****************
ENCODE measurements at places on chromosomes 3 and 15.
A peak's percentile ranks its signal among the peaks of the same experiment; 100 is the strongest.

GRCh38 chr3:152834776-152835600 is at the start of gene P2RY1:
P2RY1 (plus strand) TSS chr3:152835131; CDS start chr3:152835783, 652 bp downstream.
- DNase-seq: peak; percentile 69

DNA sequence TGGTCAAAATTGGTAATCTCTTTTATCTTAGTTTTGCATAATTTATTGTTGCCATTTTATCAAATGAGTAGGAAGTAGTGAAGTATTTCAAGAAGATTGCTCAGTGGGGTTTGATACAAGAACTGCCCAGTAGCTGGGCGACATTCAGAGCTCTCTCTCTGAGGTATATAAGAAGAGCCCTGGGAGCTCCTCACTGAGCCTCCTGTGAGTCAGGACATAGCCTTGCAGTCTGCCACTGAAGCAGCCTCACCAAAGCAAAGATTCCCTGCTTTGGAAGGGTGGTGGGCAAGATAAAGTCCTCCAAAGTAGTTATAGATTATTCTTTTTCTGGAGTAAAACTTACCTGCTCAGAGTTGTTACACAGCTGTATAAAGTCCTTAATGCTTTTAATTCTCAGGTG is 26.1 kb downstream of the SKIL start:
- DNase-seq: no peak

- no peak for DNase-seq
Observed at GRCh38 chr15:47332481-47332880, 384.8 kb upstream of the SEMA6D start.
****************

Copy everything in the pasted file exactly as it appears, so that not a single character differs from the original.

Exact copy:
ENCODE measurements at places on chromosomes 3 and 15.
A peak's percentile ranks its signal among the peaks of the same experiment; 100 is the strongest.

GRCh38 chr3:152834776-152835600 is at the start of gene P2RY1:
P2RY1 (plus strand) TSS chr3:152835131; CDS start chr3:152835783, 652 bp downstream.
- DNase-seq: peak; percentile 69

DNA sequence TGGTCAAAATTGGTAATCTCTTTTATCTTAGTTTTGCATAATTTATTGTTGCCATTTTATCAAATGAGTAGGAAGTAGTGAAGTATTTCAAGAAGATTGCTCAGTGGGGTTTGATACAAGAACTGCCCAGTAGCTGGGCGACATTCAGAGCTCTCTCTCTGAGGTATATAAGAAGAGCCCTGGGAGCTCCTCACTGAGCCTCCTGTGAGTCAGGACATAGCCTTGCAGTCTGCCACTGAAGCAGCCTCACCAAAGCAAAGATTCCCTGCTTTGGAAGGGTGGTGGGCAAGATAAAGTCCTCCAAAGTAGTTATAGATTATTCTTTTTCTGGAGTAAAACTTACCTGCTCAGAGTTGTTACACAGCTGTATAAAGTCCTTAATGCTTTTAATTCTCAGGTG is 26.1 kb downstream of the SKIL start:
- DNase-seq: no peak

- no peak for DNase-seq
Observed at GRCh38 chr15:47332481-47332880, 384.8 kb upstream of the SEMA6D start.